Meditation and Mindfulness Techniques to Use in Recovery

by | Last updated Apr 4, 2024 | Published on Nov 27, 2023 | Mental Health, Relapse Prevention | 0 comments

an image of a female sitting enjoying a hot drink while practicing mindfulness techniques in recovery.

Navigating the complexities of addiction recovery is no small feat. While professional treatment is essential, it often doesn’t cover the full spectrum of emotional and psychological challenges you may face. That’s where meditation and mindfulness come in. These practices offer a holistic approach to managing stress, cravings, and emotional turbulence. Feeling overwhelmed? Don’t worry; we’re here to guide you through the most effective techniques and their benefits.

8 Meditation and Mindfulness Techniques for Recovery

an image of a male practicing mindfulness techniques for recovery while inhaling through his nose with his eyes closed on a white background.

Whether you’re new to mindfulness or looking to deepen your practice, the following techniques offer a range of options to support your recovery journey. From structured mindfulness-based therapies to simple exercises you can do on your own, these methods are designed to help you manage cravings, reduce stress, and gain a deeper understanding of yourself.

1. Mindfulness-Based Stress Reduction (MBSR)

Developed by Dr. Jon Kabat-Zinn, MBSR is one of the most widely used mindfulness-based therapies. It’s an eight-week program that combines mindfulness meditation and yoga to reduce stress and improve psychological well-being.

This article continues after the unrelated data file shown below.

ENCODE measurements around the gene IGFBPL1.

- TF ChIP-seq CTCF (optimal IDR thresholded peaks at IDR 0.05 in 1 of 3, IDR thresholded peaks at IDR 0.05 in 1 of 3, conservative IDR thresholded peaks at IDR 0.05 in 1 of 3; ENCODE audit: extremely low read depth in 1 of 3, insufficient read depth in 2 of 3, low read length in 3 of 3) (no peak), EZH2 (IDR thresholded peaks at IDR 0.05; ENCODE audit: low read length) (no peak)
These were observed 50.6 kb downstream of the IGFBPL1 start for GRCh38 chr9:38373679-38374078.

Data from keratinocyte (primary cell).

2. Mindfulness-Based Relapse Prevention (MBRP)

MBRP is designed to help you become more aware of your triggers and automatic reactions. By combining mindfulness practices with cognitive-behavioral techniques, MBRP aims to reduce the risk of relapse by helping you respond to stressors and cravings more thoughtfully.

3. Mindfulness-Oriented Recovery Enhancement (MORE)

MORE integrates mindfulness, cognitive-behavioral therapy, and positive psychology. It is intended to help you focus on the positive experiences in life, thereby reducing the allure of addictive substances or behaviors.

4. Breathing Meditation

This simple yet effective technique involves focusing on your breath. Sit in a quiet space, breathe naturally, and bring your full attention to the sensation of the breath entering and leaving your nostrils or your chest rising and falling. This practice can help you become more aware and in control of your thoughts and feelings.

5. Body Scan Meditation

This technique involves a mental walkthrough of your body from head to toe, noting any tension, discomfort, or sensations. The objective is to heighten your awareness of physical sensations, which can offer insights into your emotional state.

6. Mindful Walking

This practice involves walking at a measured pace, paying full attention to each step and each breath. Mindful walking is an excellent way to weave mindfulness into the fabric of your daily life.

7. Thought Awareness Meditation

This technique involves sitting quietly and observing your thoughts without judgment. The goal is not to stop thinking but to become an impartial observer of your thoughts, which can be particularly helpful for identifying triggers and patterns related to addiction.